VR Players Revolt Against Facebook’s In-Game Advertising Plans

VR Players Revolt Against Facebook’s In-Game Advertising Plans
Screenshot: Resolution Games

Facebook recently ruffled the virtual reality community’s feathers when it announced plans to test a new type of in-game advertising in popular Oculus Quest game Blaston. But the blowback’s been harsh enough that developer Resolution Games has announced that it is pulling the $13 game from Facebook’s ongoing ad test program.

“After listening to player feedback, we realise that Blaston isn’t the best fit for this type of advertising test,” Resolution Games explained on Twitter. “Therefore, we no longer plan to implement the test.”

Last week, Facebook explained that these new virtual reality ads would be displayed in-headset starting with Blaston, a head-to-head dueling game released in 2020. Player response to this announcement was severe, and saw the game inundated with negative reviews on both the Oculus store and Steam.

Many users took issue with the fact that Resolution Games would be serving ads to players who had already purchased Blaston, as contending with in-game ads is traditionally reserved for free-to-play games.

“Remove the ads or give us our money back,” one Oculus reviewer demanded.

“[A] spectacularly bad move,” wrote another.

Blaston is getting uninstalled forever and I’m not gonna buy a single game from this company from now on,” a third raved.

Since Resolution Games publicly walked back its opting into the Facebook ad test, several of the retaliatory one-star complaints have been changed to five-star reviews. Blaston is currently holding at a 4.5-star rating on the Oculus store and a “Very Positive” on Steam, though recent reviews still remain “Mixed” on the latter due to the lingering drama.

Facebook’s handling of Oculus has been a constant source of controversy after it acquired the brand in 2014 for $US2.3 ($3) billion, apart from the simple and obvious wariness of Facebook as an overarching entity in public life.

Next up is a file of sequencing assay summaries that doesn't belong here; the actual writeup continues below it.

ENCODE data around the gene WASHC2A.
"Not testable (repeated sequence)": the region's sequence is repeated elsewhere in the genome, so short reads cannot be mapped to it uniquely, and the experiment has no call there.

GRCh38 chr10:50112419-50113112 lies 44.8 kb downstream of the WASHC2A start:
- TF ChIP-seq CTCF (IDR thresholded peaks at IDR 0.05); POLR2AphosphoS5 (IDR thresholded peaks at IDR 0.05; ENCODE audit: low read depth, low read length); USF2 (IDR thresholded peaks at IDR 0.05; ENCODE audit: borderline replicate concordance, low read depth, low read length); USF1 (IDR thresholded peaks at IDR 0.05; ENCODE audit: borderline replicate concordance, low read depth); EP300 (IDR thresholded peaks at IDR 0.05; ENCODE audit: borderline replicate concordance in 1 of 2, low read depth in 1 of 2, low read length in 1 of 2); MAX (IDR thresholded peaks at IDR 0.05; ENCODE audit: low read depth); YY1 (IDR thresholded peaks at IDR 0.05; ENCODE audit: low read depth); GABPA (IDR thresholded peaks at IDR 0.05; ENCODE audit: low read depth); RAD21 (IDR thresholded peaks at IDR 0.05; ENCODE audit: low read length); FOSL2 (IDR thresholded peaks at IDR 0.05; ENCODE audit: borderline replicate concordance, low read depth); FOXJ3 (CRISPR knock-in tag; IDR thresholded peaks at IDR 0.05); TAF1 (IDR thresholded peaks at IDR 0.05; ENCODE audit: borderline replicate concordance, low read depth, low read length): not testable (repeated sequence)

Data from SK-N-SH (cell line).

The tech juggernaut recently announced that Facebook accounts would be necessary to use the Oculus headsets come January 1, 2023, and shortly after, it was uncovered that deleting a Facebook account will also delete the Oculus account to which it’s linked, removing the user’s access to purchased games and achievements.

As for Resolution Games, the studio is looking at ways to shift the in-headset Oculus ad testing to Bait!, a free-to-play fishing game it released in 2019. While ads are always a nuisance (and sometimes too invasive when it comes to the data they collect on us), that move likely won’t attract the same sort of controversy.


  • All this is so frustrating to me. I love my oculus, for me standalone vr is the way to go. So much better than needing a dedicated room with enough space to set up cameras etc. I can just use it pretty much anywhere.

    I was concerned re Facebook overlords but I guess foolishly thought they wouldn’t put ads in games. I can manage an ad maybe on the home environment as I don’t spend any time there other then launching games.

    Really makes me not want to buy any new games for it. But what’s the alternative? Spend a shit load of money on a pcvr set up to play Alyx again on a better screen?

    • The alternative is to use Virtual Desktop (although I think I read they’ve added similar functionality to a recent Oculus update) and stream games from your PC to your headset. This is what I do, games are massively overpriced on the Oculus store anyway, particularly when compared to sales on PC, so get games on Steam cheaper and then stream them. It works really well, all you lose is the ability to take your games with you if you take your headset elsewhere.

    • Just curious, how did you manage to play Alyx without a PC?
      I BUILT a PC specifically so I could play Alyx…

  • Ads in free-to-play games… Sure, whatever.

    But ads in games you have to pay for first? Fuck right off.

  • Interestingly, before they announced the ads I was thinking about buying a Quest 2 with my tax money this year, despite my feelings of utter contempt for facebook … *was*.

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